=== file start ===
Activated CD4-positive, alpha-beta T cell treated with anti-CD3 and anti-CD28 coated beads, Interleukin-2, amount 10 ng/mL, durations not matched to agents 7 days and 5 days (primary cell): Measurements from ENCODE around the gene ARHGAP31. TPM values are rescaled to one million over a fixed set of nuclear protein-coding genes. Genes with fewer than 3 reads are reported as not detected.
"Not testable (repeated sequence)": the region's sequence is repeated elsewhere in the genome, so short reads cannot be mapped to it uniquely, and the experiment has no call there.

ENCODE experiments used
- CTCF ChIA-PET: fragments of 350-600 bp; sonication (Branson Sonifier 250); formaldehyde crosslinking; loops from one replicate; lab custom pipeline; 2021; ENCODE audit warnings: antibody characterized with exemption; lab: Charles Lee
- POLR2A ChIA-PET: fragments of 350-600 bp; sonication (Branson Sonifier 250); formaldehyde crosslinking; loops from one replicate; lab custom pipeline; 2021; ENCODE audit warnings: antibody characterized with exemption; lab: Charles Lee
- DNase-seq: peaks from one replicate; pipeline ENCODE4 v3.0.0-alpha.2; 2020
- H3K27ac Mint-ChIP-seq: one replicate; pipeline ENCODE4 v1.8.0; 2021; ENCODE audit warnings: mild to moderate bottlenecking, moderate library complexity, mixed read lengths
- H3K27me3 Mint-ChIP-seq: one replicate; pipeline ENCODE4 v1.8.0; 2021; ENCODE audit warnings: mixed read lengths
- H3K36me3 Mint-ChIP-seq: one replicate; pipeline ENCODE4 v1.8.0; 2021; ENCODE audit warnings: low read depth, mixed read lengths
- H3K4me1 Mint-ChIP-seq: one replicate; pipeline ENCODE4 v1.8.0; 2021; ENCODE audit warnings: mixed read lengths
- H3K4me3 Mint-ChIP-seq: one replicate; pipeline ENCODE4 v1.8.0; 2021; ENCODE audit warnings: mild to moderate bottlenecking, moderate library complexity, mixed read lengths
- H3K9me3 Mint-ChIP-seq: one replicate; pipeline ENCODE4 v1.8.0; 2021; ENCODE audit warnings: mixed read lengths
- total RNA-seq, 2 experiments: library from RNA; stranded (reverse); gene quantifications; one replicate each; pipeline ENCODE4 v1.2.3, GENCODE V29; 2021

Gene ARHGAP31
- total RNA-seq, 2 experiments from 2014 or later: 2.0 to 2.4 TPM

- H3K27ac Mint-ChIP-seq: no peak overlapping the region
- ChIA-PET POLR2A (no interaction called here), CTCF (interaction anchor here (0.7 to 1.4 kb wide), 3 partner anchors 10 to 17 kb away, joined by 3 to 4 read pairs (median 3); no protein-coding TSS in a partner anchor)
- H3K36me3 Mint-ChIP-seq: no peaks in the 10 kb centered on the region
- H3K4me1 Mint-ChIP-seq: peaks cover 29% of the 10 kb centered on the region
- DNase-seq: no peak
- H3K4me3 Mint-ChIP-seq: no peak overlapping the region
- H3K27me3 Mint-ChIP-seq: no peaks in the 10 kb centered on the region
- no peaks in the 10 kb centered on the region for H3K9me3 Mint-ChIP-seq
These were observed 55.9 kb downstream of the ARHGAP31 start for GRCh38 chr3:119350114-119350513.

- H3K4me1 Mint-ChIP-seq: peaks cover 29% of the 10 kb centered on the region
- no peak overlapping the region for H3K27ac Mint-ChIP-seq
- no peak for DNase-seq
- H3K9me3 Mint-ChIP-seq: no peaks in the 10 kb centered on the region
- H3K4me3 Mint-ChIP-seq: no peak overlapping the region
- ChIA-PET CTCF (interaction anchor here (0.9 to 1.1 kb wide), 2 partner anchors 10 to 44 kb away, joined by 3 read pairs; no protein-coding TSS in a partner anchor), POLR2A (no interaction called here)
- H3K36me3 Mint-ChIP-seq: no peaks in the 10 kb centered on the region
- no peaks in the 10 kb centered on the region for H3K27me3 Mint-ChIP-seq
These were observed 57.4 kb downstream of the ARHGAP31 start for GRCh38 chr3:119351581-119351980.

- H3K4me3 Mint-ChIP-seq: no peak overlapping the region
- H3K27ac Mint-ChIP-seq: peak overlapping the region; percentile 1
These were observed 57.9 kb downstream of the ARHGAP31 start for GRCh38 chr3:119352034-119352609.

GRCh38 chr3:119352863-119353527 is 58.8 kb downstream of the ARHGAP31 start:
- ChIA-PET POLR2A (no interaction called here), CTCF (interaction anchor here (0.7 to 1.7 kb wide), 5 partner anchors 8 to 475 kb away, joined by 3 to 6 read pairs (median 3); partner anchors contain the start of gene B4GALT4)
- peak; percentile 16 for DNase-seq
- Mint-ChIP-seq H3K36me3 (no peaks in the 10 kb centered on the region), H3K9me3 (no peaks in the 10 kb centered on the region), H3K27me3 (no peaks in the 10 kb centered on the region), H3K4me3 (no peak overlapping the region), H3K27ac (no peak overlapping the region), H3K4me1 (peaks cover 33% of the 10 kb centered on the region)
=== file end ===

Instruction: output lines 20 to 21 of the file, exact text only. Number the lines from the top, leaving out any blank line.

- DNase-seq: no peak
- H3K4me3 Mint-ChIP-seq: no peak overlapping the region